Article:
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  2. 44 years, wow! While “Born to Run” is my favorite Springsteen album, “Darkness” doesn’t rank far behind. Between “Badlands”, “Adam Raised a Cane”, “Racing in the Street”, “The Promised Land”, “Prove It All Night” and the title track, you got plenty of classics. And that’s only talking about the songs that made the album!

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      1. I like Springsteen a lot, but I’m not as diehard as Max or some of the others here. Lots of good albums, but to me, overhyped or not, ‘Born in the USA’ is perhaps his best but this isn’t far down either. Add the River and you have his top 3 to me.

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      2. I listened to it entirely a few days ago… it stands up well though I now prefer the lesser-hits or album cuts like ‘My Hometown’ and ‘Bobby Jean’ to the radio biggies.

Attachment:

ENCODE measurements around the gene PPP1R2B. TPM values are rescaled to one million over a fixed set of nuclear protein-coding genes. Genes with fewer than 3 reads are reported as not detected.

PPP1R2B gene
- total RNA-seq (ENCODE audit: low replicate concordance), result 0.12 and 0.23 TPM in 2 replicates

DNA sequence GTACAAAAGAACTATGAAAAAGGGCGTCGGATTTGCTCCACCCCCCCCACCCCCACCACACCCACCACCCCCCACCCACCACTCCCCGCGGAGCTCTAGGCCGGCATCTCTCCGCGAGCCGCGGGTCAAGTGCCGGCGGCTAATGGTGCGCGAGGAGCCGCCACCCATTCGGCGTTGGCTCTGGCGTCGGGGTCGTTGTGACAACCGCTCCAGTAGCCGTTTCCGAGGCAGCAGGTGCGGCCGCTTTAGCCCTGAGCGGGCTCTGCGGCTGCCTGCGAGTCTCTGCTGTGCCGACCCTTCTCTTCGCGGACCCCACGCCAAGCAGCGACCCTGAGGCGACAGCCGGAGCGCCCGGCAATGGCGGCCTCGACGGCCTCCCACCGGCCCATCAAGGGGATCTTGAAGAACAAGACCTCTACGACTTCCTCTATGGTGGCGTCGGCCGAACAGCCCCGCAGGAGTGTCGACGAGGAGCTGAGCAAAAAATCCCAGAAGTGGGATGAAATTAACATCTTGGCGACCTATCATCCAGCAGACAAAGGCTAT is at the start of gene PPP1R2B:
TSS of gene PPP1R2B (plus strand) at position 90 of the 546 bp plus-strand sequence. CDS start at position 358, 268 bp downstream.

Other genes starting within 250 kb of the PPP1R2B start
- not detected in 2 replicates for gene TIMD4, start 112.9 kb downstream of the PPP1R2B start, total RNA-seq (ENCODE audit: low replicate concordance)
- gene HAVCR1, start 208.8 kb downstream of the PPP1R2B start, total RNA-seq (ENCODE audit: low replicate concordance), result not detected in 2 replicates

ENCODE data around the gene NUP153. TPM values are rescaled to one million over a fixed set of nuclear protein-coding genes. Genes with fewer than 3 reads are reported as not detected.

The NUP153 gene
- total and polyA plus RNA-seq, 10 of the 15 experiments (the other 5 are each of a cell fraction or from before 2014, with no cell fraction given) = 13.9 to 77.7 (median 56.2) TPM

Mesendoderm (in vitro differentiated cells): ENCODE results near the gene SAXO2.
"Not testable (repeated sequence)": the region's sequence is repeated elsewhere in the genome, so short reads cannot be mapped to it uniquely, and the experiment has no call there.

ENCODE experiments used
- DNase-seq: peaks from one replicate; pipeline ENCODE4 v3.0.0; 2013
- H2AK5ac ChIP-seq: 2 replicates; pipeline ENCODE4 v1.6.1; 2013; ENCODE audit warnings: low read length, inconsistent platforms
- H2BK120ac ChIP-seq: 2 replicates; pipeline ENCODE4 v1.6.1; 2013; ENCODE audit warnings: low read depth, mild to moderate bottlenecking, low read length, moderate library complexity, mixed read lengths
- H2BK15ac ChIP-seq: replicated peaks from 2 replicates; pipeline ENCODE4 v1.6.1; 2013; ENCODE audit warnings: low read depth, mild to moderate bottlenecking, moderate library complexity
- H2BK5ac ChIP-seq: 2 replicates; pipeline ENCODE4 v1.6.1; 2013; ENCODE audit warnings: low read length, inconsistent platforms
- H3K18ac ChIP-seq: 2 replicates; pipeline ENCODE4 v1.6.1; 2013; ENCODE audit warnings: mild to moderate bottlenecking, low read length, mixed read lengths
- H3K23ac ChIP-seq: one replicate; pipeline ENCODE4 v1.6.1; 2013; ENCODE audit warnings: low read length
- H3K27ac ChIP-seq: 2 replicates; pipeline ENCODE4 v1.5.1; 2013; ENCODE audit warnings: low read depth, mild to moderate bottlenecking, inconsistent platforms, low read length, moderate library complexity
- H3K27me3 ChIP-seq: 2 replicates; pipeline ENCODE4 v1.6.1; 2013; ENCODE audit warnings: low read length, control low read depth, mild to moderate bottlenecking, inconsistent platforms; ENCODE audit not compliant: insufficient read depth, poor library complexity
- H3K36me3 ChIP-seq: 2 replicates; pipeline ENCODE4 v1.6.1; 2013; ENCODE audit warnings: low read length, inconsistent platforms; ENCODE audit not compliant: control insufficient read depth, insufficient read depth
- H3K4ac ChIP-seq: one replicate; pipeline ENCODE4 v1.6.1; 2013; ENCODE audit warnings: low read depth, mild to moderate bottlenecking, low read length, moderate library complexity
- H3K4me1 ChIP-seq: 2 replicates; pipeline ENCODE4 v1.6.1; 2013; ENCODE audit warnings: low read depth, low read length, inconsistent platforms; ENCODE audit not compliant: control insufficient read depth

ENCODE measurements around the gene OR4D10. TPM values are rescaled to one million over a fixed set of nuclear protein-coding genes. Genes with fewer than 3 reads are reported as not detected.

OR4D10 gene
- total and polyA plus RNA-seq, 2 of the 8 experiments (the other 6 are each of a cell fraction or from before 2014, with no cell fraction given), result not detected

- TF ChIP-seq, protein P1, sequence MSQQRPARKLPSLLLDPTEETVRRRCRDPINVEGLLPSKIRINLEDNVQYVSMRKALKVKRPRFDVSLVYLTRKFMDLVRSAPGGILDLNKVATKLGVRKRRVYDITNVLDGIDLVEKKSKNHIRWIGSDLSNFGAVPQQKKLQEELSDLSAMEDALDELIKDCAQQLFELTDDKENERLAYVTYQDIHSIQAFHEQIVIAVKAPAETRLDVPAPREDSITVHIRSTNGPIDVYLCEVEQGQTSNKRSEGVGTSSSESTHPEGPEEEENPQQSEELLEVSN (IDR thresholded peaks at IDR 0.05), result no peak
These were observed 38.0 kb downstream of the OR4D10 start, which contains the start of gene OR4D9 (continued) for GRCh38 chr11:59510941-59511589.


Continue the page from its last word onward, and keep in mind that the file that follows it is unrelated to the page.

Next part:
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  3. I have to say I don’t know much of Springsteen’s music.I think in the early days, he was bit more raucous? I liked that early upbeat stuff, but when I recently forced myself to buy a ‘best of’ CD, I just couldn’t get right into it. He has a fantastic voice; superb ethos; brilliant sentiment; terrific backing band; plays stupendous, long live sets; makes good scrambled eggs (probably)…. but I wish he’s just crank it up to 11 a bit more.

    (I know – I’m weird. I don’t ‘get’ either the Beatles or Springsteen. I’ll just have to live with that. ) 😉 😀

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    1. I’m somewhere in between with Bruce; I don’t revere him like many fans do but I certainly like his stuff and respect him, and consider him ONE of the greats of the era (but not THE great as in ‘undeniable top dog’). Love the Beatles too, more so now than when I was a kid and they were more recent history. But to each his own- I know what you mean because I somehow have never warmed up to Bob Dylan… a good songwriter beyond question, and a few songs he recorded I think are very good but I can’t help but ask “what’s all the fuss about?”